What is it about the sound of the beach…the breeze, the drone of the ocean and the occasional squawk of a seagull that is powerful enough to make (almost) all of your worries melt away? And certainly powerful enough to motivate you to look slightly absurd holding a seashell to your ear once in a while, searching for that sound that can teleport you back to that beach where you can relax worry-less once again…at least for a few seconds.
I mean, certainly we don’t choose our vacations based on sound. But these sounds are rather powerful. Or a least more powerful than I had ever given them credit for.
It was an on an afternoon stroll on a quiet winter day in Venice’s Dorsoduro district on the last day of the Biennale, with not a soul in sight, that the unmistakable sound of small waves lapping against the sides of the canal and the repetitive thud of the boats shifting with the water that it finally hit me: I’m in Venice.
You would think this obvious fact would have hit me when I was walking through Piazza San Marco, watching the pigeons and the tourists (or more precisely, the pigeons playfully attacking the tourists), and perhaps some pretty notable architecture. Or at the very least when I was schlepping across the Grand Canal with motorboats whizzing by and gondolas drifting peacefully along.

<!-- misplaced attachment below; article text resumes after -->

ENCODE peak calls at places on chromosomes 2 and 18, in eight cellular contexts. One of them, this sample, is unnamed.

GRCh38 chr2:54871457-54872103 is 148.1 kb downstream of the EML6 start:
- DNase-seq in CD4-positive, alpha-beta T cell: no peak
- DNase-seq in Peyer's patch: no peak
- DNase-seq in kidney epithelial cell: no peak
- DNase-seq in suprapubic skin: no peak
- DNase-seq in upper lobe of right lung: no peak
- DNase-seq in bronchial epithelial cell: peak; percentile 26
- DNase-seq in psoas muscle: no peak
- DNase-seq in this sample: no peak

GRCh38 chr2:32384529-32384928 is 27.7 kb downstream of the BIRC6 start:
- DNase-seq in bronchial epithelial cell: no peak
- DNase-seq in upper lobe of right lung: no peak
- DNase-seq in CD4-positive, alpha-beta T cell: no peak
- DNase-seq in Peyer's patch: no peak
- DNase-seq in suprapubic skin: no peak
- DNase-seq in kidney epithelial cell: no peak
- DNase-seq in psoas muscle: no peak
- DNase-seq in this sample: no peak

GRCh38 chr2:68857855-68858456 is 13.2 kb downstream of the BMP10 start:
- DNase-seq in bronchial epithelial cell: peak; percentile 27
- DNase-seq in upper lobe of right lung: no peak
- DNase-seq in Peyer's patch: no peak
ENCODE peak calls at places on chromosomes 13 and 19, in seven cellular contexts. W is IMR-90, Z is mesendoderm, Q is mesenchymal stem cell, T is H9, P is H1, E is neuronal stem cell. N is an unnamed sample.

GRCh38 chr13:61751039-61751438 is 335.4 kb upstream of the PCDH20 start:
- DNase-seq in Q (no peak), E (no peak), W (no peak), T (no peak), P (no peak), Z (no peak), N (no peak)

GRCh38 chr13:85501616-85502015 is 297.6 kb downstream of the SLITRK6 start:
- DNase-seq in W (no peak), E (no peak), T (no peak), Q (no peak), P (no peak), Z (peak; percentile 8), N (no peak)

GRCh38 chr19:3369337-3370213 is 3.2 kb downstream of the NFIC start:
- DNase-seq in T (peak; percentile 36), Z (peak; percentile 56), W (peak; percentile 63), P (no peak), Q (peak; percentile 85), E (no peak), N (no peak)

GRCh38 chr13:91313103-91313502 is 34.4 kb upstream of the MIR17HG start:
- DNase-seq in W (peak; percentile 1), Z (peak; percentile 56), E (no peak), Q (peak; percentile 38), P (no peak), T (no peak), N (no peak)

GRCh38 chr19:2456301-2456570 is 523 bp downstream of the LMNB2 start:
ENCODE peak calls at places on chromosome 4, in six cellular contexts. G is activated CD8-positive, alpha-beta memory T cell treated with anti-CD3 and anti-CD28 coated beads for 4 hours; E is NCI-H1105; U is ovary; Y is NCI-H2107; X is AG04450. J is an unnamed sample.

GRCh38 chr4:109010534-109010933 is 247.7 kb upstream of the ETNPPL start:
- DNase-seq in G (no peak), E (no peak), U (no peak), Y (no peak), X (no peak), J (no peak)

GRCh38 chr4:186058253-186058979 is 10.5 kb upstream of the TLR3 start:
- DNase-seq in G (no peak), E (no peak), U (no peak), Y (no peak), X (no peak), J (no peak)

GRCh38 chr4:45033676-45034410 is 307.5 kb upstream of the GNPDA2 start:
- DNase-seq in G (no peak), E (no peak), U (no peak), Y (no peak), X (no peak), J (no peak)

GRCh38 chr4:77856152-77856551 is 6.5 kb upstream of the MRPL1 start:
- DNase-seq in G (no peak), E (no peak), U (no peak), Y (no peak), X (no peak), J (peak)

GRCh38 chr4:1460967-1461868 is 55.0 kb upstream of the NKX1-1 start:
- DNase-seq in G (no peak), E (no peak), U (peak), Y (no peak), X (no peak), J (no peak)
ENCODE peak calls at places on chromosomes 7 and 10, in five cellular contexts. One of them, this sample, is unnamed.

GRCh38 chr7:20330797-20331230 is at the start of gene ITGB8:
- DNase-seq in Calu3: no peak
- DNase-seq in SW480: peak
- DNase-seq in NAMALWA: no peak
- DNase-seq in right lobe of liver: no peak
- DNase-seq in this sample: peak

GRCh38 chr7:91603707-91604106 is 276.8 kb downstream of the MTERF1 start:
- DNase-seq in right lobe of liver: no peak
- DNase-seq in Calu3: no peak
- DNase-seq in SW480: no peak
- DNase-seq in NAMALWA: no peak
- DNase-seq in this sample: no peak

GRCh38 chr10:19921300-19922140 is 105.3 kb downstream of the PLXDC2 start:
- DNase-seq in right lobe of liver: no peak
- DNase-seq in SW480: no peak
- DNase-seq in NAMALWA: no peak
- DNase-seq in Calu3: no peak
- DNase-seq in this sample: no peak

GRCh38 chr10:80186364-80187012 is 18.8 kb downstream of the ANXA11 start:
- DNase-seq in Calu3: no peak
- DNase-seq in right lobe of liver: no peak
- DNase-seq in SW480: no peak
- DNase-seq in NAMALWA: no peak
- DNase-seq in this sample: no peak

Instead, it was on this nondescript canal, alone, that the reality of my environment hit me. And as I was walking along this canal in Venice, listening to these sounds of the boats and the waves, I thought of my second most unmistakable city sound. Waking up in Brooklyn, New York, to the echo of a car driving down narrow 4th St. and the familiar bump of the manhole lid as the tire rolled over it, voices shouting in the distance, and an inevitable car alarm sounding.
And then I thought of Bologna, Italy, and the sound of the rolling suitcases of the students bumping along the cobblestone streets on their way to and from their family homes in villages outside Bologna every weekend.
And then Florence, and the overwhelming sound of American English speakers.
The indescribable and almost soundless sound of fresh snow falling in mass in the Italian Dolomites…
The echoing rolling wheels and clattering fall of a skateboard in San Diego…
And last but not least, in my hometown of El Centro, California, the peaceful receptive chirp of crickets follows you for months during the never-ending summers.
The more I think of these sounds, the more I am transported to these places. More than my usual memories of people or moments on vacations. The memories of these sounds have a way of attaching themselves to all the nuances of these places that you only really observe when you are alone. What are your favorite sounds? I’m curious… 🙂